New Type of Targeted Therapy May Help Treat Triple-Negative Disease

Experimental targeted therapy medicines -- called PARP inhibitors -- may make chemotherapy work better against aggressive forms of breast cancer and also may be able to treat breast cancer alone, without chemotherapy.

 
Article
Abnormal BRCA1 Gene Linked to Worse Outcomes Than Abnormal BRCA2 Gene

A study suggests women with an abnormal BRCA1 gene have worse breast cancer survival and recurrence rates than women with an abnormal BRCA2 gene or women who don't have either abnormal gene.

 
Article
Genetic Test Results Can Offer Peace of Mind

Women at high risk for breast cancer who had genetic testing benefited psychologically from knowing the results of the test.

 
Article
Parents Often Tell Kids About Abnormal Genes Before Interventions Needed

New research suggests that parents should wait until their children reach early adulthood before talking to them about abnormal genetic test results.

 
Article
BRCA1 Mutation Linked to Fewer Eggs in Ovaries

A study found that women with a BRCA1 mutation had levels of a hormone that indicates how many eggs are left in the ovaries that were 25% lower than women who didn't have the mutation.

 
Article
Women With Abnormal BRCA1 Gene Benefit From Having Ovaries and Fallopian Tubes Removed; Quality of Life Affected

A study suggests that women with an abnormal BRCA1 gene diagnosed with breast cancer are more likely to survive if they have their ovaries and fallopian tubes removed. Still, another study suggests that women who have the surgery have lower quality of life.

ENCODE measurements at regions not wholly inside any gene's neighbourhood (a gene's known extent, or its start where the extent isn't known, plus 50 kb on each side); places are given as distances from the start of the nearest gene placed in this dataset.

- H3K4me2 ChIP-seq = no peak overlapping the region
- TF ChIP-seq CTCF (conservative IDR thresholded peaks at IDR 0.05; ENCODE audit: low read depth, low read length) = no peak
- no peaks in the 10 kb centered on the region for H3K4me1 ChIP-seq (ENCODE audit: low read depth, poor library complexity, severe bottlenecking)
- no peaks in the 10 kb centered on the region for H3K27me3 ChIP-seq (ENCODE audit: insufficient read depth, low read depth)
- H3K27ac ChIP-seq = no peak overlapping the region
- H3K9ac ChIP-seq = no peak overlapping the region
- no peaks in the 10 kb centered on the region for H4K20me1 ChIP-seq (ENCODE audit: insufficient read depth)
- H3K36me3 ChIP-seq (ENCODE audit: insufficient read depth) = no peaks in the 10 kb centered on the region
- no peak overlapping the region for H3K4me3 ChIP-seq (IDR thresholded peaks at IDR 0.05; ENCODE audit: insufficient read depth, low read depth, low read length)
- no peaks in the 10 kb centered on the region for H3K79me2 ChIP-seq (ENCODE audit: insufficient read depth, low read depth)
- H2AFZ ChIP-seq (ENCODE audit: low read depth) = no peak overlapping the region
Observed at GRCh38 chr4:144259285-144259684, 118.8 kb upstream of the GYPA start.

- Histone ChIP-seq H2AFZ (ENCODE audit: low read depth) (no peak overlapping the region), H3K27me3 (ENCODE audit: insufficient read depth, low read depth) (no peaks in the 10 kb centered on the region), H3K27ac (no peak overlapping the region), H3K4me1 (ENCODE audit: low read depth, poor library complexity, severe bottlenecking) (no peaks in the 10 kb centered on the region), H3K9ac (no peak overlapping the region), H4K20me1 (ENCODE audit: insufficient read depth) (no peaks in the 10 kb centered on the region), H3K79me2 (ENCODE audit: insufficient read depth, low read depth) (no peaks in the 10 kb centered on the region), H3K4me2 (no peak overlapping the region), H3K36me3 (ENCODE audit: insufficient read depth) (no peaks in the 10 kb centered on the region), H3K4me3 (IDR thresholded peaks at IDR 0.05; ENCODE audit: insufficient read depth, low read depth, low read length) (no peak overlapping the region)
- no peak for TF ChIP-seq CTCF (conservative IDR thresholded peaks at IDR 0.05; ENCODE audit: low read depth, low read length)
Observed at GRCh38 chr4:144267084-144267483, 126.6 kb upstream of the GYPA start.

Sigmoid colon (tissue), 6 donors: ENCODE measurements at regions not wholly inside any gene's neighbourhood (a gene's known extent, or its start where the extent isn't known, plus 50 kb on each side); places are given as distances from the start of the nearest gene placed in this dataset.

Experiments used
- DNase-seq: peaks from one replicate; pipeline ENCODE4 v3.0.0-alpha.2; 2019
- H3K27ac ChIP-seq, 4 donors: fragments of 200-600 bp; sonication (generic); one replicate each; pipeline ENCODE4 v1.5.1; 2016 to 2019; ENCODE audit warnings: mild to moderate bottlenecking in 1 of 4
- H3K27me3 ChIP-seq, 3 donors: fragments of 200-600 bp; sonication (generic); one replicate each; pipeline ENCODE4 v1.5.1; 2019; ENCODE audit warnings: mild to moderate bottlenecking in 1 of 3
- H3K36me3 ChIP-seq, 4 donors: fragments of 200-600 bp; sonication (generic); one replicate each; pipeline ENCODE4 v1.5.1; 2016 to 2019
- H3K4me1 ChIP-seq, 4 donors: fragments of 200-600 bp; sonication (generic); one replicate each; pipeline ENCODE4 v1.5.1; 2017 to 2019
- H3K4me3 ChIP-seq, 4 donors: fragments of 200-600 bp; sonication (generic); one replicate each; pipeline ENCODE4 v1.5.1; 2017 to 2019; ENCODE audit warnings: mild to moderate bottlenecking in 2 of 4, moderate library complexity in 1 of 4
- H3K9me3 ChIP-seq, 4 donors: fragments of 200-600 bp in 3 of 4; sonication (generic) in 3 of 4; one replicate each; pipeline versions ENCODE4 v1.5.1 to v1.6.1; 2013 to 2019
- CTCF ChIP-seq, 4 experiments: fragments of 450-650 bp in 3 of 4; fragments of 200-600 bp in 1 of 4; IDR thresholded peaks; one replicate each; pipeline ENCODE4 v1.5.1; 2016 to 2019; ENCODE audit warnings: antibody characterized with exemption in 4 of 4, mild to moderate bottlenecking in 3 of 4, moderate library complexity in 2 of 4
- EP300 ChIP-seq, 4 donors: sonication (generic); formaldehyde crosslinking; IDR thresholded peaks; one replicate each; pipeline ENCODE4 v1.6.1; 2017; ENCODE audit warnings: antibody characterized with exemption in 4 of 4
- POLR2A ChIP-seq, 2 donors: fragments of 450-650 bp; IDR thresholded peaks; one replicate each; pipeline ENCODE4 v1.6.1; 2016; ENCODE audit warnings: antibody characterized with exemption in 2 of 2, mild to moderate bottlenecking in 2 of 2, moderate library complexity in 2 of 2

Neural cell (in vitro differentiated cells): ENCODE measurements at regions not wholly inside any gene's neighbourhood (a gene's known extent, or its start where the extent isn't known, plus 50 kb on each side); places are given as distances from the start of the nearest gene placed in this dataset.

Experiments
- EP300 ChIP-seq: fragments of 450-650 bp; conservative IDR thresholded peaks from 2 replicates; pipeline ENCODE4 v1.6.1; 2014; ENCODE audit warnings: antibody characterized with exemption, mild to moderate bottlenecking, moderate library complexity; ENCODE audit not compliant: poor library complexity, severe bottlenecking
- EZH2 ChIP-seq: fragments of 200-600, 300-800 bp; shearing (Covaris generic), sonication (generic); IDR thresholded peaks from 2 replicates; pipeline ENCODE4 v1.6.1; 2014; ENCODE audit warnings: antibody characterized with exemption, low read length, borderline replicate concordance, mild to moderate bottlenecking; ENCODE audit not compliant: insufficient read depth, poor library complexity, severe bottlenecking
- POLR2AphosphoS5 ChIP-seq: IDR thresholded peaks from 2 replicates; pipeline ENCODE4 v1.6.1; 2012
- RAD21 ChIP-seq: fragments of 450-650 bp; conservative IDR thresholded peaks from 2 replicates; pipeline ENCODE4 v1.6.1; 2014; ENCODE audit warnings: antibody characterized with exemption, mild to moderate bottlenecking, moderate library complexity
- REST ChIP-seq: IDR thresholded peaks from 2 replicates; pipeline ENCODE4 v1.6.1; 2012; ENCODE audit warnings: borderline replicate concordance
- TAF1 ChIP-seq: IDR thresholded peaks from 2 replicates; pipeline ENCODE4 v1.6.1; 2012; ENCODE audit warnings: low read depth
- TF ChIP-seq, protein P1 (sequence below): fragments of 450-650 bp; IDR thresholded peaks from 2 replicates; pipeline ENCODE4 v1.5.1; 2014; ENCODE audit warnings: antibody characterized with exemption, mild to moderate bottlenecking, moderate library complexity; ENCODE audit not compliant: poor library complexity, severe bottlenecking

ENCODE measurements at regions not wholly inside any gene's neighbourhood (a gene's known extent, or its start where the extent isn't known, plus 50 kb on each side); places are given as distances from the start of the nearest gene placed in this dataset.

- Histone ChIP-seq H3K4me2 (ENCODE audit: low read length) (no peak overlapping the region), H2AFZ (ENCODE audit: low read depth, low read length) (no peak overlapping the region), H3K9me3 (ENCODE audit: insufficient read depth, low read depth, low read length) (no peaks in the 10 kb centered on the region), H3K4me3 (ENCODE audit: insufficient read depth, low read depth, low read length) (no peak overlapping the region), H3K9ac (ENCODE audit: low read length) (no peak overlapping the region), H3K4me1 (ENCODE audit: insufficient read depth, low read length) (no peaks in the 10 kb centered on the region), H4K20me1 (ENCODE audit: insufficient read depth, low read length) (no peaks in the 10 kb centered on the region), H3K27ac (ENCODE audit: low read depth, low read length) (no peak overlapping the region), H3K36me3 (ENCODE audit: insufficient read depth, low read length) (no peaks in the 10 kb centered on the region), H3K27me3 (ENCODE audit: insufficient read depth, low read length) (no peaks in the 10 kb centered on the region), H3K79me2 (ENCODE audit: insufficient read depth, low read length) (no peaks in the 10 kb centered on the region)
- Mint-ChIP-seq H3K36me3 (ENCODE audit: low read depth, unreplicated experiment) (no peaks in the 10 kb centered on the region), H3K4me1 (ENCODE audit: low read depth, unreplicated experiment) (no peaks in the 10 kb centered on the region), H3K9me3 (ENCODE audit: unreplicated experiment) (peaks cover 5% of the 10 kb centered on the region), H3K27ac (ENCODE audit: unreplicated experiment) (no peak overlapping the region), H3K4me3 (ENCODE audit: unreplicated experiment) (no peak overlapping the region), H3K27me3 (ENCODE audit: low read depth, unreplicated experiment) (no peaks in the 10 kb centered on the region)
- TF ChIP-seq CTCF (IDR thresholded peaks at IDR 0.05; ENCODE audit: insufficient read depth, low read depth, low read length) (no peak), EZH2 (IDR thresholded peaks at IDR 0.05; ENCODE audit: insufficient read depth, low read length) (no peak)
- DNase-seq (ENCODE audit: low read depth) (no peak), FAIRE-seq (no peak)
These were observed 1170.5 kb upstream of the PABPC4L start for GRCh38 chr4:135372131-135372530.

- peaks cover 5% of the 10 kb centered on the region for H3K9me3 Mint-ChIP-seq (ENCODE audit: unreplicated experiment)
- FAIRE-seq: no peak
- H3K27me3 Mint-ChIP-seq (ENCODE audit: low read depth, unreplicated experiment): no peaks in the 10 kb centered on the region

Article
Women With BRCA1 Gene Mutation Have Fewer Eggs in Ovaries

Women with a mutation in the BRCA1 gene likely have fewer eggs in their ovaries than the average woman, which may shorten their window of opportunity to have children.

 
Article
Study Estimates Ashkenazi Jewish Women's Risk of Having Mutations Other Than BRCA1 and BRCA2

Research suggests that comprehensive genetic testing for Ashkenazi Jewish women, rather than only testing for the three BRCA1 or BRCA2 founder mutations, would help prevent breast cancer in this high-risk population.

 
Article
Women With Breast Cancer Gene Mutation Have Same or Better Survival as Women Without Mutation

Women with a genetic mutation linked to a higher cancer risk who are diagnosed with breast cancer or ovarian cancer and receive chemotherapy treatment have the same or better survival rates as women who don’t have a genetic mutation linked to higher risk.

 
Article
Diagnosed Women With Abnormal Breast Cancer Gene Have Higher Risk of New Cancer in Opposite Breast

Research suggests that women with an abnormal BRCA1 or BRCA2 gene who have been diagnosed with breast cancer are 4 times more likely to be diagnosed with a new cancer in the opposite breast compared to women without an abnormal breast cancer gene diagnosed with breast cancer.

 
Article
Lynparza Offers Benefits for Early-Stage HER2-Negative Breast Cancer With BRCA1/2 Mutation

Adding Lynparza to standard treatment for early-stage HER2-negative breast cancer with a high risk of recurrence in people with a BRCA1 or BRCA2 mutation improved disease-free survival.

 
Article
Veliparib Maintenance After Chemo Slightly Improves Outcomes for Metastatic HER2-Negative Breast Cancer With BRCA Mutations

People diagnosed with metastatic HER2-negative breast cancer with a BRCA1 or BRCA2 mutation treated with experimental veliparib and chemotherapy lived about 2 months longer without the cancer growing if they continued on veliparib after stopping chemotherapy.